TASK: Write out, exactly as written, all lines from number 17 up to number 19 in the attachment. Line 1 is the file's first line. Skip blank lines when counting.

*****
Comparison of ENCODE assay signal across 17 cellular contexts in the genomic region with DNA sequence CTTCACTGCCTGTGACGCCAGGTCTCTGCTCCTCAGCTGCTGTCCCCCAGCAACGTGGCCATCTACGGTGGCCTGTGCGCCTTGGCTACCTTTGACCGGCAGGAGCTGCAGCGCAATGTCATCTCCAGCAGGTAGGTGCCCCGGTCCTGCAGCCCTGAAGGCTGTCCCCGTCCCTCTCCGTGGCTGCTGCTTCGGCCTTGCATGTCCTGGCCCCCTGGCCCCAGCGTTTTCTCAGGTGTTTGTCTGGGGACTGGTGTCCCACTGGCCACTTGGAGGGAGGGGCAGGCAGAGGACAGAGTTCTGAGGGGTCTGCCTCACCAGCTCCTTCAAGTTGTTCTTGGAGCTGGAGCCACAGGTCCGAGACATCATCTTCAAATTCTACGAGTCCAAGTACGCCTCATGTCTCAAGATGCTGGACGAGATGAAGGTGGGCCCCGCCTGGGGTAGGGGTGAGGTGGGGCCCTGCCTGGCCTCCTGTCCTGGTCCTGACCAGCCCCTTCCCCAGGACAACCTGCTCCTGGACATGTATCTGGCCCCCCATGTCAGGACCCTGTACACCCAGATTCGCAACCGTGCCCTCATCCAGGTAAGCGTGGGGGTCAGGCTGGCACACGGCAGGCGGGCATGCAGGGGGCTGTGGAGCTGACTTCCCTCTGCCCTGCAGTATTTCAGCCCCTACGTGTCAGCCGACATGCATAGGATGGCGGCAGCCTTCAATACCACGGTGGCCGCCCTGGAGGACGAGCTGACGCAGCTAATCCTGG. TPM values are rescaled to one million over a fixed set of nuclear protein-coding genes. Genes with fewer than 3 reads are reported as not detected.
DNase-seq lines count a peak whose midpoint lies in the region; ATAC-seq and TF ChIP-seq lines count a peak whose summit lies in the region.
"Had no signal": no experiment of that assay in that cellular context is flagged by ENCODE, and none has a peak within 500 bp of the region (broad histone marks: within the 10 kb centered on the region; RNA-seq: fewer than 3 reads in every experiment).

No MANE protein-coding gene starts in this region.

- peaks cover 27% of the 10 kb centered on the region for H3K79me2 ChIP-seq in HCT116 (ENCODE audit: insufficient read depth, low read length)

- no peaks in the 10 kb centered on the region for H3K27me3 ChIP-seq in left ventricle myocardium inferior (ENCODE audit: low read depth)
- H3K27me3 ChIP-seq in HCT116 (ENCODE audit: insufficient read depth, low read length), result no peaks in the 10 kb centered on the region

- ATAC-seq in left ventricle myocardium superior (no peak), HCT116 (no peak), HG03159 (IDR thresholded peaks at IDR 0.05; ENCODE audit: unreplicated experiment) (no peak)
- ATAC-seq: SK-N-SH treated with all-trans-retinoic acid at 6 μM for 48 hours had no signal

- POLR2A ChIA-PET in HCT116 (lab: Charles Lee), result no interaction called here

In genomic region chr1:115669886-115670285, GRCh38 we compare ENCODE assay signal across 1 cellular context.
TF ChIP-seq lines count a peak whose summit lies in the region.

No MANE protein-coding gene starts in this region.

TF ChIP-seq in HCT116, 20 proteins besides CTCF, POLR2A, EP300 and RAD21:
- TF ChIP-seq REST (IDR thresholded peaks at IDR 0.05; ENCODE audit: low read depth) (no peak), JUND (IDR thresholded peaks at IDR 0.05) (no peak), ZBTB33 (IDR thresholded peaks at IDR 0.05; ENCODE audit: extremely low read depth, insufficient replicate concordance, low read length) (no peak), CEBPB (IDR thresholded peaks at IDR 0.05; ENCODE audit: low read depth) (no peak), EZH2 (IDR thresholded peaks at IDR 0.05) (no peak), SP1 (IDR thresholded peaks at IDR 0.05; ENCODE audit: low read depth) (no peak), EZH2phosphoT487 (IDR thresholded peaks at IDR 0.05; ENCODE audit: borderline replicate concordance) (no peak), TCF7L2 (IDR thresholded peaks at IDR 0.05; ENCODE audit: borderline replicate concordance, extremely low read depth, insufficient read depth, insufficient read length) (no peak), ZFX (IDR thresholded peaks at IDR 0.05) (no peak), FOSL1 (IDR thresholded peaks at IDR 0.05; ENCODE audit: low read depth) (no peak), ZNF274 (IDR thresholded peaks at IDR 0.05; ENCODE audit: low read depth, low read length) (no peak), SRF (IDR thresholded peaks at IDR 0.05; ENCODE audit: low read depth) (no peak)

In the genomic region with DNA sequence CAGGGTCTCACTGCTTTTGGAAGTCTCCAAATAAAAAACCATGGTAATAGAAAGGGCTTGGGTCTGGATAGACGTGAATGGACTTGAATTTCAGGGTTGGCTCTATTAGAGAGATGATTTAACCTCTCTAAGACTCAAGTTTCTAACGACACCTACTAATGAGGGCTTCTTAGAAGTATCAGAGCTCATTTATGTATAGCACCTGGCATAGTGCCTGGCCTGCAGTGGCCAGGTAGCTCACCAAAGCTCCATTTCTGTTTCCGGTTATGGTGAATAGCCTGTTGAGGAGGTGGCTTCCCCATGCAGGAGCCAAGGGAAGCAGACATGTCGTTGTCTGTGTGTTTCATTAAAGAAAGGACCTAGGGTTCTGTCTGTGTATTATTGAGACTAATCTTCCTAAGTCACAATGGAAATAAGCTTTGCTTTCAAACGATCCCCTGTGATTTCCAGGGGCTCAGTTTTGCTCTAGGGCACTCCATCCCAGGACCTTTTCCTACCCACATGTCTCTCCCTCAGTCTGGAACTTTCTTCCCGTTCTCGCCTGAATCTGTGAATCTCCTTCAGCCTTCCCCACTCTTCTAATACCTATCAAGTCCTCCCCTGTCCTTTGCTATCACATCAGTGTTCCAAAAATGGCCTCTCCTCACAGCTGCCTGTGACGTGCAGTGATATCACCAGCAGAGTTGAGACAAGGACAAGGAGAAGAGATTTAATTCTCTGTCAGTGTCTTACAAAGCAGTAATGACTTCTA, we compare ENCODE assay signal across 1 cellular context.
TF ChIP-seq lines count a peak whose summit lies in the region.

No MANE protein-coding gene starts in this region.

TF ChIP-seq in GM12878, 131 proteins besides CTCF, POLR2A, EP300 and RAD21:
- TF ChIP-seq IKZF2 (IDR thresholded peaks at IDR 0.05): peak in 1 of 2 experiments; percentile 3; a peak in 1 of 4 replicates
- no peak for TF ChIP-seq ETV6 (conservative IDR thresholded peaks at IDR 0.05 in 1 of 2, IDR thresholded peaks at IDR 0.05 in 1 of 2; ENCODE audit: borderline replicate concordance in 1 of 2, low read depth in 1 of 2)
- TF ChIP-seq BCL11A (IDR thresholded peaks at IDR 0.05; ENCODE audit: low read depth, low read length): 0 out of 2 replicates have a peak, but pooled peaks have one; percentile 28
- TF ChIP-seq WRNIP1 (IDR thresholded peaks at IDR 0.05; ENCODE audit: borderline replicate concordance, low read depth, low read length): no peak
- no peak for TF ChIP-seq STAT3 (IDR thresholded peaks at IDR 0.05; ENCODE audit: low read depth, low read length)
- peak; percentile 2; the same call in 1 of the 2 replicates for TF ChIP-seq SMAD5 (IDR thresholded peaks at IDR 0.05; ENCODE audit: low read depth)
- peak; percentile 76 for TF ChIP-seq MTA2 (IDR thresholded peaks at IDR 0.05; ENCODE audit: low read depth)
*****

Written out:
TF ChIP-seq lines count a peak whose summit lies in the region.

No MANE protein-coding gene starts in this region.

TF ChIP-seq in GM12878, 131 proteins besides CTCF, POLR2A, EP300 and RAD21: